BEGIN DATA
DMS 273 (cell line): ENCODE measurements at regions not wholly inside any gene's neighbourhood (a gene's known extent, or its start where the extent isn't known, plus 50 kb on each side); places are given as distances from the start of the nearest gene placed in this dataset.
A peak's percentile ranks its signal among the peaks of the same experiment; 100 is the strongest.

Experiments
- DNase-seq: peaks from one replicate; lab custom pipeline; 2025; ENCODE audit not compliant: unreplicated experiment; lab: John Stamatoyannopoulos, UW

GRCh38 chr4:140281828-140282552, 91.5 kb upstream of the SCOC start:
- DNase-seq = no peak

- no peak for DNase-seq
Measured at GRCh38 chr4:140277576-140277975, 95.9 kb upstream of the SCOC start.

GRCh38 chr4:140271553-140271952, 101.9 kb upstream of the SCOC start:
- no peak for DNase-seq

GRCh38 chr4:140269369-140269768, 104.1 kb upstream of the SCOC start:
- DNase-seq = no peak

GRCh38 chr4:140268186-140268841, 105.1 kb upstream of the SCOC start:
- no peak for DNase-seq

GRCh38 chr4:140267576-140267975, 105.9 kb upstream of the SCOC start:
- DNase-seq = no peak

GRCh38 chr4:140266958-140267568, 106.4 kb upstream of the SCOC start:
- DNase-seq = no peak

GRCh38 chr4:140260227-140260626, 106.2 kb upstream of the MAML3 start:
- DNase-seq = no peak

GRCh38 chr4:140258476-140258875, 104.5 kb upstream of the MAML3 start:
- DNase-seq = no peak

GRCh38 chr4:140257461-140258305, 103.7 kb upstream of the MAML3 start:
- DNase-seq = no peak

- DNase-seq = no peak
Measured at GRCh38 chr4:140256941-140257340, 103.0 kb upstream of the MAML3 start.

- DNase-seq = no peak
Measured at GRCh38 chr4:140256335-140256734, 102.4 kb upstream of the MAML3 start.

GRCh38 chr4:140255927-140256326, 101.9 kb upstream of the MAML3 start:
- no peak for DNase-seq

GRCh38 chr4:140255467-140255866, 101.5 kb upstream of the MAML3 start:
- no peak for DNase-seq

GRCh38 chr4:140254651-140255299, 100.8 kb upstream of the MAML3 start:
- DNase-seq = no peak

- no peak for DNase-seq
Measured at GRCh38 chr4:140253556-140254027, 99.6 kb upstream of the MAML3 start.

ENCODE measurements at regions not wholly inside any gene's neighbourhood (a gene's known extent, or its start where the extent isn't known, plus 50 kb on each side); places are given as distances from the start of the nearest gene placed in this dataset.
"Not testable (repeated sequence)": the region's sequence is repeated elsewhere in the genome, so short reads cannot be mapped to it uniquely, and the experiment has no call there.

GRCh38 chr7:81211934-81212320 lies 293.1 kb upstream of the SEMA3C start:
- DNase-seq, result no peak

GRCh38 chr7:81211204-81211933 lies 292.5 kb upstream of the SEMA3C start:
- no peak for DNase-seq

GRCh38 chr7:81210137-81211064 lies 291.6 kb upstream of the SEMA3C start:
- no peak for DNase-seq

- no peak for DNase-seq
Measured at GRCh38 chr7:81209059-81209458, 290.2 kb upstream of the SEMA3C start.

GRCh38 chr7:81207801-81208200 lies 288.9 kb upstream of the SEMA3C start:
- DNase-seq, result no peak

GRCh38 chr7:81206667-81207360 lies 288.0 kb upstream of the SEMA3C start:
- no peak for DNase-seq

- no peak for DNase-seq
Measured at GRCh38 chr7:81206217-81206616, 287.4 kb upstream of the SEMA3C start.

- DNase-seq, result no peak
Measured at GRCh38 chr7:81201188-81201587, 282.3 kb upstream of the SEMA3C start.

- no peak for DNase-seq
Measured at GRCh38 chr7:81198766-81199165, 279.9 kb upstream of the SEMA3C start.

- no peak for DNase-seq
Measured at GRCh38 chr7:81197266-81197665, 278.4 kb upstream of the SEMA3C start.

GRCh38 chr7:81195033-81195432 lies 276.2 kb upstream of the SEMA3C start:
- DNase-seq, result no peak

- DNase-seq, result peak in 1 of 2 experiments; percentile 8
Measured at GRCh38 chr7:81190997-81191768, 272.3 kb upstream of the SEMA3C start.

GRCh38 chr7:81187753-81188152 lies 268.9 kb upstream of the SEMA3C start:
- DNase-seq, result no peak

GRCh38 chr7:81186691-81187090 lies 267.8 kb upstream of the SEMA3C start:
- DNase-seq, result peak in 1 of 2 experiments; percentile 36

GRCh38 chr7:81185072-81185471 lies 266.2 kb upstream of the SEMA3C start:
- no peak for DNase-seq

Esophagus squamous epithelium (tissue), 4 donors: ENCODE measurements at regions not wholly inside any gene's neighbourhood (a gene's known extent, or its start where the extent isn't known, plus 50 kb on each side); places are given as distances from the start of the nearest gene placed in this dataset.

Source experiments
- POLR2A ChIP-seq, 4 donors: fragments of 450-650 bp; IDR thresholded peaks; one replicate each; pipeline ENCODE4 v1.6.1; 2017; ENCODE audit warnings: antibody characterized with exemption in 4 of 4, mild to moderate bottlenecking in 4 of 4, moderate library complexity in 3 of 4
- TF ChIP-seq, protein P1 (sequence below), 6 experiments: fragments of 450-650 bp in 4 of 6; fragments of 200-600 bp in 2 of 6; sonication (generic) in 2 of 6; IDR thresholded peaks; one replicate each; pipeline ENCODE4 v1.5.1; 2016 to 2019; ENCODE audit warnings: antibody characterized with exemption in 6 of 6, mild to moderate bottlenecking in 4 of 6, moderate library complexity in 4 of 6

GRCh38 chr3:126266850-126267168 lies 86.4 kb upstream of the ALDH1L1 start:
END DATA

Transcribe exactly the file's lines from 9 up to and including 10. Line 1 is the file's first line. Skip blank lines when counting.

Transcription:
GRCh38 chr4:140271553-140271952, 101.9 kb upstream of the SCOC start:
- no peak for DNase-seq